Tuesday, 24 June 2008

Biotechs, Gordon Brown and GM's versus Natural England.

McCarthy predicts that the countryside will ‘become entirely sterile and lifeless’.

Michael McCarthy in The Independent, Thurs.19th June, predicts that the environmental and ecological impacts of introducing GM’s commercially into Britain, would mean that…'Nothing would be left'…. 'the countryside will become entirely sterile and lifeless.'

Contemplating this scenario leads to a lot more questions eg. 'what will the governmental organization ‘Natural England’ decide to do about all their crucial conservationist work?' On Natural England's website there are pages of information about the actions which they consider to be vital for wildlife and the environment, for example…

'WILDLIFE. Biodiversity is the variety of life on the planet. This includes the plant and animal species that make up our wildlife-and the places or habitats in which they live. Natural England is responsible for ensuring that England’s rich biodiversity is protected and improved.'

I reproduce below McCarthy’s article so that we can compare his information with further extracts from Natural England. Perhaps like me you will wonder if Natural England’s existence will become a sham,- will they try to backtrack on their stated intentions and declarations about the environment, will the department be disbanded by Gordon Brown in favour of his vision for a sterile and lifeless countryside full of green concrete? What will be the implications for our countryside tourist industry, when the countryside no longer exists as such? What will be the implication for survival of crops which rely on pollination of bees, when so much of the eco system will be destroyed?

Michael McCarthy: Hello green concrete, goodbye wildlife.
The argument against allowing genetically modified crops to be grown commercially in Britain can be summed up in two words: green concrete.
It means a landscape in which fields have a crop growing in them but nothing else. No wild plants or flowers of any sort, no butterflies or moths, no smaller insects on which birds and their chicks can feed, and so no birds. Green concrete means a countryside that still may be called the countryside, and may still appear green, but apart from the crop, it will be entirely sterile and lifeless.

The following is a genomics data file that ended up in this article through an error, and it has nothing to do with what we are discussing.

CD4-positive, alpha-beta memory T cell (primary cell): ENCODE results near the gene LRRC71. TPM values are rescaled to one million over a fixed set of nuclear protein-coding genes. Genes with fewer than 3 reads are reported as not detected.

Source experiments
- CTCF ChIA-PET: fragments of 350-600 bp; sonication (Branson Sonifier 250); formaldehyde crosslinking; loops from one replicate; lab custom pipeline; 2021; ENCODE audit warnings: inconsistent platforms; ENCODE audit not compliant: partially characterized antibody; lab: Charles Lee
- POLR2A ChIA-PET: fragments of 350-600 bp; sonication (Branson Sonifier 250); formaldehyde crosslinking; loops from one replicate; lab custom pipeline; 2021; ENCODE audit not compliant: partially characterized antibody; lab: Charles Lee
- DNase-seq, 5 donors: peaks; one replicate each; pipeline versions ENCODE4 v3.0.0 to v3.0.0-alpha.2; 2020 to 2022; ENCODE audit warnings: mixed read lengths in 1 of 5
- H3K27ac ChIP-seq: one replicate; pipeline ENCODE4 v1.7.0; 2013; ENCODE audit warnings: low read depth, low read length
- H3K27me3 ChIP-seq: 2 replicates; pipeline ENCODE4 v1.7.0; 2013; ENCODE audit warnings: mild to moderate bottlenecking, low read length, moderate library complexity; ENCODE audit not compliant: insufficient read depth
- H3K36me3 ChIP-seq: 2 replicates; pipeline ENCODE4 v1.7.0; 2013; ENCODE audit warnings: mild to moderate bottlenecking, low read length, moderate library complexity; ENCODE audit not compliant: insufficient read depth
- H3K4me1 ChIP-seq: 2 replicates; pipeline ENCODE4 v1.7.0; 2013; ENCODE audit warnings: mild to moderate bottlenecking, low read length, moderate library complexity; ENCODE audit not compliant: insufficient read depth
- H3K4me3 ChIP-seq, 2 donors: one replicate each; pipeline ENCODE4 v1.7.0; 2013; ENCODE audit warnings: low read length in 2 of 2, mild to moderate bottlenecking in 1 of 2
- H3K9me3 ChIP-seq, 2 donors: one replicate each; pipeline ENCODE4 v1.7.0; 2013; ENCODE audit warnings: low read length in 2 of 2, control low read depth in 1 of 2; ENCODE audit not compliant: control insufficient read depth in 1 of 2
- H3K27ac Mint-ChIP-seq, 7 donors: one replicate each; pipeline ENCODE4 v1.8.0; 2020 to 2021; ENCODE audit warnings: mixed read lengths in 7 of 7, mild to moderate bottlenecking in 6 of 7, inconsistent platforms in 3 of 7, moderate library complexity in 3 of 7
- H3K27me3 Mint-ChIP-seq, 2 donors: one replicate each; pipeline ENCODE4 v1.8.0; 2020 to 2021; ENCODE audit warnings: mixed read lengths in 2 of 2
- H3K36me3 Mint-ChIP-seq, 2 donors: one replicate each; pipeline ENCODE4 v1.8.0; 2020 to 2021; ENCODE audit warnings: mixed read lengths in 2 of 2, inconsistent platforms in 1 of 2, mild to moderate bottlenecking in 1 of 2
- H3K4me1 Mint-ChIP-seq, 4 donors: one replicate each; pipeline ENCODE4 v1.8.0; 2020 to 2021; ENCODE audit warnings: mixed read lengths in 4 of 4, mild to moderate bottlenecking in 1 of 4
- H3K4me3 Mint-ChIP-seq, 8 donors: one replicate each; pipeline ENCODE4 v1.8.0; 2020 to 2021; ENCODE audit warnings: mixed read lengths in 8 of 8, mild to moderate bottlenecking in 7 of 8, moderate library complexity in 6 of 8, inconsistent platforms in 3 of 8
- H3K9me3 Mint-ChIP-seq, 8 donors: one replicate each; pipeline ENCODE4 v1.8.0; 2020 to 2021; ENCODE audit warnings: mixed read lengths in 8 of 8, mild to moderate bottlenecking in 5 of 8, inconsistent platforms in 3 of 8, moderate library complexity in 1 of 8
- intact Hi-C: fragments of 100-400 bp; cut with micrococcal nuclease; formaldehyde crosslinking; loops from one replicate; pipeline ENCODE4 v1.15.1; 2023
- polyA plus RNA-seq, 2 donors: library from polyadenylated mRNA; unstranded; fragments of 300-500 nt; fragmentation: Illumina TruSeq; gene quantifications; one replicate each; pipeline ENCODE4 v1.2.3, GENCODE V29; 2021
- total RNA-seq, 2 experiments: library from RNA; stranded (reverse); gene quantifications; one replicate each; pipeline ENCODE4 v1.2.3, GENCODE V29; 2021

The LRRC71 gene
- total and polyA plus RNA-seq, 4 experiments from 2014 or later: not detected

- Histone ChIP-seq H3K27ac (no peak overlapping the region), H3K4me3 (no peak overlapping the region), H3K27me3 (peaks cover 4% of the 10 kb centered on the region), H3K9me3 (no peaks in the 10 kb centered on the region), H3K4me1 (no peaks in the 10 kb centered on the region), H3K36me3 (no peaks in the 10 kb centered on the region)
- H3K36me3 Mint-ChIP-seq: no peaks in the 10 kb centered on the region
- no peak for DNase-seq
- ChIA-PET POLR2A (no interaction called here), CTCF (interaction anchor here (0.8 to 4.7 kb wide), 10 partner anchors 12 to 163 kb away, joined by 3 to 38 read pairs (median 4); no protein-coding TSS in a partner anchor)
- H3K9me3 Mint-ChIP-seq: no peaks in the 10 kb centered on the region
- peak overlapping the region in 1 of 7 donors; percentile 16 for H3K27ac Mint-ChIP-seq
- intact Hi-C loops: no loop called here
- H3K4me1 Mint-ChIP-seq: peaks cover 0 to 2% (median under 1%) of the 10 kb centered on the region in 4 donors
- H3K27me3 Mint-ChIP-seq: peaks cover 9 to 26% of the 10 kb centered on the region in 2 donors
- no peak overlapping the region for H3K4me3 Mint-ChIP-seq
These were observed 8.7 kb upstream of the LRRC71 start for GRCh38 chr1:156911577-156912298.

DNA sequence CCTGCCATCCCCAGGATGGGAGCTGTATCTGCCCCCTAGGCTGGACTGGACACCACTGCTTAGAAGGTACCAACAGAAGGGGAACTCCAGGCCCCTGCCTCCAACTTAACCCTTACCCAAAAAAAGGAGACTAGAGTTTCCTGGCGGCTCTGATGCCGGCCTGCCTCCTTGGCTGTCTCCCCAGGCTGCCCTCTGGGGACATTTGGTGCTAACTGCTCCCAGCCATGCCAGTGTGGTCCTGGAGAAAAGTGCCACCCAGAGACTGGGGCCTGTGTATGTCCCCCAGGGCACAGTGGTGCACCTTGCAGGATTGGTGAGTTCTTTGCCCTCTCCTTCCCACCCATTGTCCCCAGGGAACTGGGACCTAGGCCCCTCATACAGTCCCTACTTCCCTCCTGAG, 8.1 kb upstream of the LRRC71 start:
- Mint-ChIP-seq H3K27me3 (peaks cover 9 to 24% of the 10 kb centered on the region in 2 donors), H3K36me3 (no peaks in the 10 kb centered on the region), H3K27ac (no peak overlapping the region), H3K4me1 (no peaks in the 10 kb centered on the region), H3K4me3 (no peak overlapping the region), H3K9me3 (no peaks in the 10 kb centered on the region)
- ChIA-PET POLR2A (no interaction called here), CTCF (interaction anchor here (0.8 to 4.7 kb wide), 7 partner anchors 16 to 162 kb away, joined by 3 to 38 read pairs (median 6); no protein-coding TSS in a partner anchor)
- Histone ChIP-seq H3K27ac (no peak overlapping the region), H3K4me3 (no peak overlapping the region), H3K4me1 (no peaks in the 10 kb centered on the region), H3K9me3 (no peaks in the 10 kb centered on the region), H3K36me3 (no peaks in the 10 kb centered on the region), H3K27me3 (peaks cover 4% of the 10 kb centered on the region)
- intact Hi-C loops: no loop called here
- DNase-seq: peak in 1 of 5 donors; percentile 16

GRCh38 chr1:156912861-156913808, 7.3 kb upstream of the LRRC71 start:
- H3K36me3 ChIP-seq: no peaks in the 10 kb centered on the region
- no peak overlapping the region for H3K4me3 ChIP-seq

That is what would happen if the GM crops previously proposed, including maize, beet and oilseed rape, were allowed to be grown on a commercial scale. For they were all genetically engineered to be able to survive the application of increasingly powerful weedkillers, known as "broad spectrum" herbicides, which would kill everything else in the field.
The best known of these chemicals is glyphosate, made by Monsanto under the trade name Roundup. Why is it called Roundup? Because nothing escapes.
In some countries, losing farmland wildlife might not matter so much. In the US, for example, people do not go to the grain prairies of Kansas to see flowers and birds; American agricultural areas are for agriculture. If you want to see wildlife you go to a wilderness area. The US is so big that there are plenty of these, some of them the size of Wales.
But Britain is different. It is a relatively small nation with an intimate, patchwork countryside and, if we want our wildlife to survive, much of it must survive on farms. Yet our farmland wildlife, especially birds and wild flowers, has already been given a catastrophic battering by the intensification of agriculture that has taken place in recent decades.
Who sees a cornfield dotted with red poppies now? How many people hear skylarks? Declines in farmland birds are incredible. Since the 1970s, tree sparrows have declined by 93 per cent, corn buntings by 89 per cent, grey partridges by 88 per cent, turtle doves by 83 per cent and so the list runs on.
This has happened just with conventional weedkillers and pesticides, which do allow some fauna to survive. The introduction of broad-spectrum chemicals, which GM technology would allow, would be a further and fatal ratcheting-up of the intensification process for farming. Nothing would be left. The Government demonstrated this with its farm-scale evaluations of GM crops from 1998 to 2003. They proved wildlife was damaged far more by the GM process than by conventional methods.